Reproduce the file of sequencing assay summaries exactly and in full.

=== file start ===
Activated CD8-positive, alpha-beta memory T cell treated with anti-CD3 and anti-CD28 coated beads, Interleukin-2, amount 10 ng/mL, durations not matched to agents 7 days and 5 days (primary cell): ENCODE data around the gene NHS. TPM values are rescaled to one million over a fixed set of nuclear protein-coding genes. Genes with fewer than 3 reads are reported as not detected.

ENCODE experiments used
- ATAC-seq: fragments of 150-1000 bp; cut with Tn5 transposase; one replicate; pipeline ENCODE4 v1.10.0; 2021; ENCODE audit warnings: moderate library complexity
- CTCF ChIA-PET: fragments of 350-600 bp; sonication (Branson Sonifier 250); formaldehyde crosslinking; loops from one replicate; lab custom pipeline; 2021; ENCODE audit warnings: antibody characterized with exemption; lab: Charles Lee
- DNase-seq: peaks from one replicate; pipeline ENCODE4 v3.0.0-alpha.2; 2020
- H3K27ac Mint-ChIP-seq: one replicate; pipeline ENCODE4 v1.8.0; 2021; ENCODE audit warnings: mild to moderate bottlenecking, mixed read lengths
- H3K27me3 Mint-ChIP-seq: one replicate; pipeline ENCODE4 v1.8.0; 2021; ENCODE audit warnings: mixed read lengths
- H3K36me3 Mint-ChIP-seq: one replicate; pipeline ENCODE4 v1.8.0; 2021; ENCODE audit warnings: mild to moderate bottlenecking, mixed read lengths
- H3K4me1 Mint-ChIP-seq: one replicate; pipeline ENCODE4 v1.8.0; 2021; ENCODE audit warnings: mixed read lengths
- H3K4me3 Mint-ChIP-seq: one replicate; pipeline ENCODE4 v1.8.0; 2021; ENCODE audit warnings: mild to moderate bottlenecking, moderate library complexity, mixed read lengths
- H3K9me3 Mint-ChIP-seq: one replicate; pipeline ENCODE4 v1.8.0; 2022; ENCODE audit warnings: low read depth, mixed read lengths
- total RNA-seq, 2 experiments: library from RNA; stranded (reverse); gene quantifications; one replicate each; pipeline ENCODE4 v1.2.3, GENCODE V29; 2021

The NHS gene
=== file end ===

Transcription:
Activated CD8-positive, alpha-beta memory T cell treated with anti-CD3 and anti-CD28 coated beads, Interleukin-2, amount 10 ng/mL, durations not matched to agents 7 days and 5 days (primary cell): ENCODE data around the gene NHS. TPM values are rescaled to one million over a fixed set of nuclear protein-coding genes. Genes with fewer than 3 reads are reported as not detected.

ENCODE experiments used
- ATAC-seq: fragments of 150-1000 bp; cut with Tn5 transposase; one replicate; pipeline ENCODE4 v1.10.0; 2021; ENCODE audit warnings: moderate library complexity
- CTCF ChIA-PET: fragments of 350-600 bp; sonication (Branson Sonifier 250); formaldehyde crosslinking; loops from one replicate; lab custom pipeline; 2021; ENCODE audit warnings: antibody characterized with exemption; lab: Charles Lee
- DNase-seq: peaks from one replicate; pipeline ENCODE4 v3.0.0-alpha.2; 2020
- H3K27ac Mint-ChIP-seq: one replicate; pipeline ENCODE4 v1.8.0; 2021; ENCODE audit warnings: mild to moderate bottlenecking, mixed read lengths
- H3K27me3 Mint-ChIP-seq: one replicate; pipeline ENCODE4 v1.8.0; 2021; ENCODE audit warnings: mixed read lengths
- H3K36me3 Mint-ChIP-seq: one replicate; pipeline ENCODE4 v1.8.0; 2021; ENCODE audit warnings: mild to moderate bottlenecking, mixed read lengths
- H3K4me1 Mint-ChIP-seq: one replicate; pipeline ENCODE4 v1.8.0; 2021; ENCODE audit warnings: mixed read lengths
- H3K4me3 Mint-ChIP-seq: one replicate; pipeline ENCODE4 v1.8.0; 2021; ENCODE audit warnings: mild to moderate bottlenecking, moderate library complexity, mixed read lengths
- H3K9me3 Mint-ChIP-seq: one replicate; pipeline ENCODE4 v1.8.0; 2022; ENCODE audit warnings: low read depth, mixed read lengths
- total RNA-seq, 2 experiments: library from RNA; stranded (reverse); gene quantifications; one replicate each; pipeline ENCODE4 v1.2.3, GENCODE V29; 2021

The NHS gene